AASHTO Journal, 12 February 2016
The National Highway Traffic Safety Administration said early estimates show a 9.3 percent increase in U.S. traffic deaths for the first nine months of 2015, announcing it Feb. 5 as NHTSA held the first in a series of regional “safety summits” with a day-long event in Sacramento, Calif.
Those summits are meant to examine unsafe behaviors and human choices that contribute to increasing traffic deaths on a national scale, NHTSA said. It noted that human factors contribute to 94 percent of crashes, according to decades of NHTSA research.
NHTSA estimates that more than 26,000 people died in traffic crashes in the first nine months of 2015, compared with 23,796 fatalities in the first nine months of 2014. That puts 2015 on course to have the first rise in roadway deaths since 2012. Nationwide, the regional increases ranged from 2 percent to 20 percent.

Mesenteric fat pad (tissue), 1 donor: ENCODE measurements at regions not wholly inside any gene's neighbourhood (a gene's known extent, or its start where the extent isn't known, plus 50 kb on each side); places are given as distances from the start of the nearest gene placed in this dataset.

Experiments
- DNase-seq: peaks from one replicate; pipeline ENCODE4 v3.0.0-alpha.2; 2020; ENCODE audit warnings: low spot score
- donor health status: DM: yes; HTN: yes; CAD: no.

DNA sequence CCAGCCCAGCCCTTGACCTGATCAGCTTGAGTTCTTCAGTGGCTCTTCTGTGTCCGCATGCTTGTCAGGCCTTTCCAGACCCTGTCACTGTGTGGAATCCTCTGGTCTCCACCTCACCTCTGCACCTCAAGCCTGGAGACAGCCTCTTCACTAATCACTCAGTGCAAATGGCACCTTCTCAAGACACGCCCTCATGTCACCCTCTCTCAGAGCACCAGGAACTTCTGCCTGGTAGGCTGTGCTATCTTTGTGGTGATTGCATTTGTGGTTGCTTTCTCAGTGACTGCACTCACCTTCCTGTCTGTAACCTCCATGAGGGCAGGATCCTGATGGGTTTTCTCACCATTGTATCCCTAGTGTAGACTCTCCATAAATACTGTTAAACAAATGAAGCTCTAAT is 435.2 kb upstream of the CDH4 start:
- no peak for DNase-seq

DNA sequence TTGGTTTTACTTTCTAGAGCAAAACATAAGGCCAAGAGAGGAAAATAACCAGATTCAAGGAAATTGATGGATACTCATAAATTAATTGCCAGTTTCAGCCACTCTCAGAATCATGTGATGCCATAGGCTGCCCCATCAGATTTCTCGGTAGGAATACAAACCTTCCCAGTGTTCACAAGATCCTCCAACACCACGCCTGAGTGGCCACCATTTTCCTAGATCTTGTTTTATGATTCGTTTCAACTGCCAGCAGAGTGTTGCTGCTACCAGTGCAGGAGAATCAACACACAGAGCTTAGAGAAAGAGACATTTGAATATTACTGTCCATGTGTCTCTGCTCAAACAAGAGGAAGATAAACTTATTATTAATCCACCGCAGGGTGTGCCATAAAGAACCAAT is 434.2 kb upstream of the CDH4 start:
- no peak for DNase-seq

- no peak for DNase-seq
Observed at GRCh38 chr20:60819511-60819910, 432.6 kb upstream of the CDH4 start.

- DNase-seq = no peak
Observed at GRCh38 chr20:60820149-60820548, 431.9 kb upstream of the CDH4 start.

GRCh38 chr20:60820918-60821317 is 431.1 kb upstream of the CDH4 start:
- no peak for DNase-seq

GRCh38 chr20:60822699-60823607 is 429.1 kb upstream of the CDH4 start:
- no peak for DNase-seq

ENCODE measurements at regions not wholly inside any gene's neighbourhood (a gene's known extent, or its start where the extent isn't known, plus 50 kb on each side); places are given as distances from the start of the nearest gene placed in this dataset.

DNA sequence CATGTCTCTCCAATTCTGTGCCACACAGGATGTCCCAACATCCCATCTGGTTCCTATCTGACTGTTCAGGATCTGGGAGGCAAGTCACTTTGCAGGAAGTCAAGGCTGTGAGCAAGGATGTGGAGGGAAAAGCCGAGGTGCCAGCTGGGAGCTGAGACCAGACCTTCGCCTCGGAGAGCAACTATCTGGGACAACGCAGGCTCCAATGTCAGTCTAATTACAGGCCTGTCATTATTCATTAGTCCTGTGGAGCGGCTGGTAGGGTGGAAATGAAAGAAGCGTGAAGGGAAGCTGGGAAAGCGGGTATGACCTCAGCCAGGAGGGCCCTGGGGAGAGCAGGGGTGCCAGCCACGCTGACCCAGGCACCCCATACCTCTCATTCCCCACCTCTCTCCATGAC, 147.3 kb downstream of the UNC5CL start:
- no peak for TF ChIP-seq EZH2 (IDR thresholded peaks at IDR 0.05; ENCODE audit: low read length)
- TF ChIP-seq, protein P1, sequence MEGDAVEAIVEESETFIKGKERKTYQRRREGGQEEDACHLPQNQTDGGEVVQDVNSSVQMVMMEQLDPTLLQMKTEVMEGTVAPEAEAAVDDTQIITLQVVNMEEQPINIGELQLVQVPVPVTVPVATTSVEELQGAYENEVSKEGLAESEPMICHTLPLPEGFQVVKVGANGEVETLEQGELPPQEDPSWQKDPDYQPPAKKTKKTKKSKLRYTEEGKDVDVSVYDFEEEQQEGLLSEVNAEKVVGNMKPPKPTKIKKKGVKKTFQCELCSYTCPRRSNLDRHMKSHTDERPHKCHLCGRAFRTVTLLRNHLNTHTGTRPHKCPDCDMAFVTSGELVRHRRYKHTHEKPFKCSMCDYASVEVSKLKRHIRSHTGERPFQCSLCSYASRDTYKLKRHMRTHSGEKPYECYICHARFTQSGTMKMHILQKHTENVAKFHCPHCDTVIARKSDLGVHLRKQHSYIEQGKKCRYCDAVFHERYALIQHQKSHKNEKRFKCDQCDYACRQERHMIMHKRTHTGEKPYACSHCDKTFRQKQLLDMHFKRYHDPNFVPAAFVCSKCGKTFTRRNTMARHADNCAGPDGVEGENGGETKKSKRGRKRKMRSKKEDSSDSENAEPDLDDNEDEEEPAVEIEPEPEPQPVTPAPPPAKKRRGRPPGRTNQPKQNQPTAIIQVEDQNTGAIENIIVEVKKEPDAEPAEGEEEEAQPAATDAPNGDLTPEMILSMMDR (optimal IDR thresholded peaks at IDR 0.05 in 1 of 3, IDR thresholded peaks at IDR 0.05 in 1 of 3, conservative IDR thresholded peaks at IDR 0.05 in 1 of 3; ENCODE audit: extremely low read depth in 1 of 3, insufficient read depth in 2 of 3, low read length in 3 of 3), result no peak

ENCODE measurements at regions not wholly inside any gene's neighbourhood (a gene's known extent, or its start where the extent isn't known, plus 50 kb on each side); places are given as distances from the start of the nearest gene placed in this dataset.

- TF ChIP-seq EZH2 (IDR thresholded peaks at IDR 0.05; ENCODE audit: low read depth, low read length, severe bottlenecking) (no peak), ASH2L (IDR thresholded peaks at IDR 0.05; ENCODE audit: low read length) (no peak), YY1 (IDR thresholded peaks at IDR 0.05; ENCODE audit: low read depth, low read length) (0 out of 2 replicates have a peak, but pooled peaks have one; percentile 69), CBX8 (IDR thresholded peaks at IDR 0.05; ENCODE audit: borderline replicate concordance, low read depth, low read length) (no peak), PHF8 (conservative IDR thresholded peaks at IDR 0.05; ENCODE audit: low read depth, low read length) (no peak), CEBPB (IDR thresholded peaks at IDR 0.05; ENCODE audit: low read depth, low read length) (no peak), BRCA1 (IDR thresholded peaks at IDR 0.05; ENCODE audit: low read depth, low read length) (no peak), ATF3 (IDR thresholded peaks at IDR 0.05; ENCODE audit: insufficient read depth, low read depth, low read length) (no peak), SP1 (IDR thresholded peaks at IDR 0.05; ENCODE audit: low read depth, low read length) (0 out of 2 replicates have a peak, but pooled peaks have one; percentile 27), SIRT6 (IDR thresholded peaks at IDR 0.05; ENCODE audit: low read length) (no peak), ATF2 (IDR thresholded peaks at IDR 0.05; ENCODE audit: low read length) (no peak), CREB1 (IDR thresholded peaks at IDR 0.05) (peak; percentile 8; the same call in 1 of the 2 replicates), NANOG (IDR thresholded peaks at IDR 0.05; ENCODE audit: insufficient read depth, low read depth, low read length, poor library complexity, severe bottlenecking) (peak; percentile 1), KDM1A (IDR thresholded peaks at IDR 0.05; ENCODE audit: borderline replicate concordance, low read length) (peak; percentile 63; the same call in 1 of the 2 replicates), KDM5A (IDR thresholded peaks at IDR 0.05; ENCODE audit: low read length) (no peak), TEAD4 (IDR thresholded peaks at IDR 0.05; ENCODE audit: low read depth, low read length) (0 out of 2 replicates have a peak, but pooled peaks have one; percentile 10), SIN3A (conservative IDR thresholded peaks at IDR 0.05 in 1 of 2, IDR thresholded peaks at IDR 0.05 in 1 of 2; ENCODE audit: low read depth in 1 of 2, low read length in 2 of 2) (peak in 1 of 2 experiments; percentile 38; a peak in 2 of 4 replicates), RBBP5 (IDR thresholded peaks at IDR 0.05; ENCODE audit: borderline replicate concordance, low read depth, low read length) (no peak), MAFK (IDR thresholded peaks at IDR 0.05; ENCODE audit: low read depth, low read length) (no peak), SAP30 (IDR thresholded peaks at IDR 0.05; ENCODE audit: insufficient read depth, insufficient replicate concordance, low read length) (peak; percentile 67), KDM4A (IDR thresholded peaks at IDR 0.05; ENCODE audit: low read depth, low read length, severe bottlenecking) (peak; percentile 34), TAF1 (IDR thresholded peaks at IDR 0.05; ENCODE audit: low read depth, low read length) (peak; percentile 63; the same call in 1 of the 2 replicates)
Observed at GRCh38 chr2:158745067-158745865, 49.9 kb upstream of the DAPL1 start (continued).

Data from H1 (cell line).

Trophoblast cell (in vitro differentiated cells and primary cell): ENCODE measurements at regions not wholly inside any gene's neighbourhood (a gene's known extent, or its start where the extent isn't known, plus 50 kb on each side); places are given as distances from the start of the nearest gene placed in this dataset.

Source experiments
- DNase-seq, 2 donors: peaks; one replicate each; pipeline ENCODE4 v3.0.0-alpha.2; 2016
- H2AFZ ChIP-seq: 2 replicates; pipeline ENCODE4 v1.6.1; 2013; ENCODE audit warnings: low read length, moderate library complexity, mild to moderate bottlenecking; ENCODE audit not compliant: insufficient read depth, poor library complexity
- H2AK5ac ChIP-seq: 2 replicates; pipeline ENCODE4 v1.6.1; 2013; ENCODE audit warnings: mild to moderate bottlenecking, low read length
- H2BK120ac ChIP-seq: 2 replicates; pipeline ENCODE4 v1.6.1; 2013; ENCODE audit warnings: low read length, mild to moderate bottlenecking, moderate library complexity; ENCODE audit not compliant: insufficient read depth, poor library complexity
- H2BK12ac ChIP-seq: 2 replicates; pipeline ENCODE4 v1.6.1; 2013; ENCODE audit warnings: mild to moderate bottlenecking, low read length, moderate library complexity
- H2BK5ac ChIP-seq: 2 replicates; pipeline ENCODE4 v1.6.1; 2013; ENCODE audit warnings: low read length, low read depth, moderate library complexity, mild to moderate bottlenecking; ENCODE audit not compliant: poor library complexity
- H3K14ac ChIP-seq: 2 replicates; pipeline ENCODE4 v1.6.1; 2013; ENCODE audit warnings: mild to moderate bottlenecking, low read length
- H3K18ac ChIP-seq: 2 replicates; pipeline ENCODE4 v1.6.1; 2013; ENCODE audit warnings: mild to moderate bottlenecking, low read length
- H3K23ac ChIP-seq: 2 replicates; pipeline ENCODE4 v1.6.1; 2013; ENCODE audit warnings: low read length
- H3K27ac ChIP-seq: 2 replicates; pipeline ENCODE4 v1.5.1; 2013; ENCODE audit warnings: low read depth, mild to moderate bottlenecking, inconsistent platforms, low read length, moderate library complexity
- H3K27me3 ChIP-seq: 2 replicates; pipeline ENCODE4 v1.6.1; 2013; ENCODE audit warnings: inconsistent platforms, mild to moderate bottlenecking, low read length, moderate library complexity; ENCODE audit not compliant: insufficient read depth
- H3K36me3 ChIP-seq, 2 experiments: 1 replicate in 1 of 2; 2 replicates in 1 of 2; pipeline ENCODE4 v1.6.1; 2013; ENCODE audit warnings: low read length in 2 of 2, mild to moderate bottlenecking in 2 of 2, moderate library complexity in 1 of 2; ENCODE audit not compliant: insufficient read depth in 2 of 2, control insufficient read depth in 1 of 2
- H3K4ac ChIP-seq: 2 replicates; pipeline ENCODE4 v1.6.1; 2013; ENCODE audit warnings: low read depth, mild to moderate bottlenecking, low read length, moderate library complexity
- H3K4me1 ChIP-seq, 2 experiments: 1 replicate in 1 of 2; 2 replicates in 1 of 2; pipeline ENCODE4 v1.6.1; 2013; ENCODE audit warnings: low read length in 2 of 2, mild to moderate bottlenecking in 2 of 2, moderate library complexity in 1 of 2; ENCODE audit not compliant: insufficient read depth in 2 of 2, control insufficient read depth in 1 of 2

The estimated increase in highway deaths followed years of steady, gradual declines. Traffic deaths declined 1.2 percent in 2014 and more than 22 percent from 2000 to 2014, NHTSA said. The 2015 increase is also pushing up the fatality rate per 100 million vehicle miles traveled, for the first time since 2012.
“We’re seeing red flags across the U.S. and we’re not waiting for the situation to develop further,” said NHTSA Administrator Mark Rosekind. “It’s time to drive behavioral changes in traffic safety and that means taking on new initiatives and addressing persistent issues like drunk driving and failure to wear seat belts.”
U.S. Transportation Secretary Anthony Foxx said that for decades the U.S. Department of Transportation “has been driving safety improvements on our roads, and those efforts have resulted in a steady decline in highway deaths. But the apparent increase in 2015 is a signal that we need to do more.”
Foxx said NHTSA’s safety summits “will provide us with new approaches to add to the tried-and-true tactics that we know save lives.”